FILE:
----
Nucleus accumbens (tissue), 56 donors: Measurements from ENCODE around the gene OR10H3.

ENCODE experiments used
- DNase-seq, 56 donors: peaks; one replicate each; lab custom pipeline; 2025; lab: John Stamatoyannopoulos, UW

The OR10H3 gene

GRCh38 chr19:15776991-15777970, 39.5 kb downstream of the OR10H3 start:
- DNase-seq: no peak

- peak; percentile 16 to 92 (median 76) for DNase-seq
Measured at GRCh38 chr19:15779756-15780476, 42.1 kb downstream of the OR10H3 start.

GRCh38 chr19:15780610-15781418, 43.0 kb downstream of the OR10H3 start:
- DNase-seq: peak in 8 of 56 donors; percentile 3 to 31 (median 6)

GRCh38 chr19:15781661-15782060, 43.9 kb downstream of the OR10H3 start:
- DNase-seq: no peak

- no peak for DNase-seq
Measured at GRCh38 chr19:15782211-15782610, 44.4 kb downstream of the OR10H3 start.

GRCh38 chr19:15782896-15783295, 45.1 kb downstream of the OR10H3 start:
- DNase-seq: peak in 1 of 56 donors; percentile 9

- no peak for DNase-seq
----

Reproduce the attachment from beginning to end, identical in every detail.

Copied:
Nucleus accumbens (tissue), 56 donors: Measurements from ENCODE around the gene OR10H3.

ENCODE experiments used
- DNase-seq, 56 donors: peaks; one replicate each; lab custom pipeline; 2025; lab: John Stamatoyannopoulos, UW

The OR10H3 gene

GRCh38 chr19:15776991-15777970, 39.5 kb downstream of the OR10H3 start:
- DNase-seq: no peak

- peak; percentile 16 to 92 (median 76) for DNase-seq
Measured at GRCh38 chr19:15779756-15780476, 42.1 kb downstream of the OR10H3 start.

GRCh38 chr19:15780610-15781418, 43.0 kb downstream of the OR10H3 start:
- DNase-seq: peak in 8 of 56 donors; percentile 3 to 31 (median 6)

GRCh38 chr19:15781661-15782060, 43.9 kb downstream of the OR10H3 start:
- DNase-seq: no peak

- no peak for DNase-seq
Measured at GRCh38 chr19:15782211-15782610, 44.4 kb downstream of the OR10H3 start.

GRCh38 chr19:15782896-15783295, 45.1 kb downstream of the OR10H3 start:
- DNase-seq: peak in 1 of 56 donors; percentile 9

- no peak for DNase-seq